The Irish Draft is a versatile horse breed that is popular for its riding, driving and draft abilities.
With its gentle temperament and easy-to-care-for coat, the Irish Draft is an ideal choice for anyone looking for a horse that can do it all.
In this article, we will take a look at the history of the Irish Draft Horse and its characteristics.
So if you are interested in learning more about this amazing breed, keep reading!
Irish Draft Breed Info
Here are some of the key things you need to know about the Irish Draft horse:
|Height (size)||15.2 – 16.3 hands high|
|Colors||All solid colors are allowed, however, too many white markings are discouraged|
|Country of Origin||Ireland|
|Common Uses||Jumping, hunting, hacking, general riding, in Irish Garda’s mounted unit|
Irish Draft Facts & Information (Breed Profile)
The Irish Draft, much like other European breeds, was originally bred to be a versatile horse that could be used for a variety of purposes, including farm work, hunting, and transportation in both harness and under saddle.
The breed is first mentioned by name in the 18th century, although its origins go back far further in Irish history.
Irish Drafts are said to have originated in the 12th century, when the Irish Hobby was bred with Anglo-Norman battle horses.
The Iberian horses that were stranded on Irish coasts after the shipwrecks of the Spanish Armada in the 16th century are also thought to have contributed to the Irish Draft.
The formal documentation of Irish Drafts began in the 20th century.
The Ministry of Agriculture established the studbook in 1917, with a foundation stock of 375 mares and 44 stallions.
Like many other horse breeds in Europe, the Irish Draft was impacted negatively by the rise of mechanization when it was largely replaced by tractors, and also by the World Wars in the 20th century when they were used in battles.
Many of the remaining horses were either slaughtered or exported for use on foreign stud farms.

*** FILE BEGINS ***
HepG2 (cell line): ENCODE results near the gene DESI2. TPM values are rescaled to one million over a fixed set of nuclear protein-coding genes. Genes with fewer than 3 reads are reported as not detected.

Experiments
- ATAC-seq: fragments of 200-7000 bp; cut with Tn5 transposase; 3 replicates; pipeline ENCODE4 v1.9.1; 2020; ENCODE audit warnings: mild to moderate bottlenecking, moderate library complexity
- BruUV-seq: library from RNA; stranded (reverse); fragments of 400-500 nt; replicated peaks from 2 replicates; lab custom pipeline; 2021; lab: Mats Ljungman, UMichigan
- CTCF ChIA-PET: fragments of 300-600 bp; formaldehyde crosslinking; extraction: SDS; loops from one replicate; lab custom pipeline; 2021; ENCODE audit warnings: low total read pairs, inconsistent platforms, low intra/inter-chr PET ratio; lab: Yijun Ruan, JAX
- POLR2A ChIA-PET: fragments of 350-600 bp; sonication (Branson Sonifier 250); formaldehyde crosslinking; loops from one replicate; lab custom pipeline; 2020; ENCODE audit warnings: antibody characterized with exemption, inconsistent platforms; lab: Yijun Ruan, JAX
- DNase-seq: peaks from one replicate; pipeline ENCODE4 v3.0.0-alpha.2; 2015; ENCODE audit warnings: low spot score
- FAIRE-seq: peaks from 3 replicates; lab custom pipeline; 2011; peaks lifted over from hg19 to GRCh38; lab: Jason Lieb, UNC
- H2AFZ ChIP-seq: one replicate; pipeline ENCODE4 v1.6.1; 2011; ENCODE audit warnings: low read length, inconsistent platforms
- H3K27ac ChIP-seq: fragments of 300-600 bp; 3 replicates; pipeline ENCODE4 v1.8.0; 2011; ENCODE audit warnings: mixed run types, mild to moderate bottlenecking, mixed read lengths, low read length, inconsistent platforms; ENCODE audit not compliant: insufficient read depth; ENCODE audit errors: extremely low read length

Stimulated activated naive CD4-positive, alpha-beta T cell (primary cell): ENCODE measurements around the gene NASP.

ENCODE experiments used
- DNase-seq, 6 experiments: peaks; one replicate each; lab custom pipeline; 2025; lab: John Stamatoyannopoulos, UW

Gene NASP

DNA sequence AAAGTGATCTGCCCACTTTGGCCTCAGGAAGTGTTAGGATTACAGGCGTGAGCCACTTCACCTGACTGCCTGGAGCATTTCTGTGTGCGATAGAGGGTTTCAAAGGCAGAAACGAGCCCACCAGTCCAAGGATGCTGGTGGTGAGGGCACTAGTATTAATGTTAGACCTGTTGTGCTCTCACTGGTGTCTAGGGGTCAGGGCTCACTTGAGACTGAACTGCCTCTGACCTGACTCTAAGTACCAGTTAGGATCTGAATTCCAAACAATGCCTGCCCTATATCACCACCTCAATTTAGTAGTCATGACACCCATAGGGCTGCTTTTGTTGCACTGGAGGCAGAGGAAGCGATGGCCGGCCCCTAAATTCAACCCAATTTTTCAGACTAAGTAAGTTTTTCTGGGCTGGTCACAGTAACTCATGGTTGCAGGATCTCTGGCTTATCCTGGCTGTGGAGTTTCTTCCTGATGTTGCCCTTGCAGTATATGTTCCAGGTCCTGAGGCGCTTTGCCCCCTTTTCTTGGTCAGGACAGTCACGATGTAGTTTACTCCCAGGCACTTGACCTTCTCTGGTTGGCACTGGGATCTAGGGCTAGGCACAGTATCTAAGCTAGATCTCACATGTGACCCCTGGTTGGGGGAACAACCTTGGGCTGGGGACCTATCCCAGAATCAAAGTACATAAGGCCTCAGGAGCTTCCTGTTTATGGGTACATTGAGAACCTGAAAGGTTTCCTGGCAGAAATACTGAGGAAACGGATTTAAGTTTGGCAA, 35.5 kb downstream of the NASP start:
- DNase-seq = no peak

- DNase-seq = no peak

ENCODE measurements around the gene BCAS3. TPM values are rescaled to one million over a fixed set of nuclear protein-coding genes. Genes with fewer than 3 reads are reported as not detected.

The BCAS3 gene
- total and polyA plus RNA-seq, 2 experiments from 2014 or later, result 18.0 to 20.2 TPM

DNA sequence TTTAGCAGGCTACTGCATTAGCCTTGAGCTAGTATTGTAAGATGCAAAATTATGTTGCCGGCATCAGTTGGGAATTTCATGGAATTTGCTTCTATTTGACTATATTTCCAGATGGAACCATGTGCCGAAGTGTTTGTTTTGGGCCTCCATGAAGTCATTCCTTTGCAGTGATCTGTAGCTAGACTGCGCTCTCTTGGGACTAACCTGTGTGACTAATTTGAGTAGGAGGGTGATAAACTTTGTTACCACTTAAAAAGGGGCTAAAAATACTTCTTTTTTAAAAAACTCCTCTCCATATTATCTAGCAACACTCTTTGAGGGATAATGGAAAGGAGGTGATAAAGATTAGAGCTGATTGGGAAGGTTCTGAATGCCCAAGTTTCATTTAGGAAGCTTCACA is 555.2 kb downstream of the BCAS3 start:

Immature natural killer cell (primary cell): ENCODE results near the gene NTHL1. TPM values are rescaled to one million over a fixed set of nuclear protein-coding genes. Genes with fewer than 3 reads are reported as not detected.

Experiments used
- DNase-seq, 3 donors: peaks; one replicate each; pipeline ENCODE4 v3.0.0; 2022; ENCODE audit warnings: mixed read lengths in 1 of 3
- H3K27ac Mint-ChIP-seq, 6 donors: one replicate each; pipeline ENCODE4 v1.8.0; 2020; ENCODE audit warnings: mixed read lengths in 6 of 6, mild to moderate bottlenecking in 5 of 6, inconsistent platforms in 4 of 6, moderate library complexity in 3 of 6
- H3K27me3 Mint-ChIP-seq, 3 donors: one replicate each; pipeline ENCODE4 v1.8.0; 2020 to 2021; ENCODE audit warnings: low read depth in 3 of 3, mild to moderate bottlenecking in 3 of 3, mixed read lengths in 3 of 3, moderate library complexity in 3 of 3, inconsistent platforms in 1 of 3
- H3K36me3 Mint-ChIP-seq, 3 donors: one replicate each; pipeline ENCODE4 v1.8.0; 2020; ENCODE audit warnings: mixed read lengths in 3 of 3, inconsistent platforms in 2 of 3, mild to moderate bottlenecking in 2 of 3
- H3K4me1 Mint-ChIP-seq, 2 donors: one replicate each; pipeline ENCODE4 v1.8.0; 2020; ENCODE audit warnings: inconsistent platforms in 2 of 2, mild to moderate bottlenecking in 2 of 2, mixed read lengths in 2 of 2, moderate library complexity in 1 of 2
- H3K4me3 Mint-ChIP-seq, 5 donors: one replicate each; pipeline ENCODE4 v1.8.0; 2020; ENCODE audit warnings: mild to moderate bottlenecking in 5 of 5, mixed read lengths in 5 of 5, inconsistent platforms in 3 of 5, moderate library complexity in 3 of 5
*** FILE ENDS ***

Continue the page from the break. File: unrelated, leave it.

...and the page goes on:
The Irish Draft Horse Society was established in 1976 with the purpose of preserving the breed.
The breed’s second problem was the result of its success – the breed was so popular as a base for cross breeding that the number of purebred Irish Drafts decreased, with many mares never delivering a purebred foal.
The Irish Draft breed association does not specify whether it considers its horses to be of the coldblood or warmblood type, however they may be seen as the lightest of the coldbloods, potentially in the same league as Friesians, or as a heavy warmblood.
It is standard practice to crossbreed Irish Drafts with Thoroughbreds and Warmbloods in order to create high-quality sport horses called the Irish Sport Horse, which are in high demand and very popular for competitions.
Irish Draft horses are considered the national horse of Ireland.
If you’re interested in learning more about this fascinating breed, keep reading!
Easygoing, gentle, adaptable, quick learners
The head is pleasant, and around 9 inches (23 cm) long.
The eyes are kind.
The hindquarters are powerful.
The action of the Irish Draft should be straight and free, with appropriate joint flexion and shoulder mobility.
The Irish Draft has more bone than a European warmblood or a British bred sports horse, and its usage as a producer of sports horses rather than a competitor itself has allowed it to maintain some of the more ‘drafty’ features that have been bred out of breeds such as the Dutch Warmblood.
All solid colors are allowed, however, too many white markings are discouraged
15.2 – 16.3 hands high
1,300 – 1,500 lbs (600 – 680 kg)
Light coldblood or heavy warmblood
Jumping, hunting, hacking, general riding, in Irish Garda’s mounted unit
Country of Origin
Irish Hobby, Anglo-Norman war horses, Clydesdale, Thoroughbred, Connemara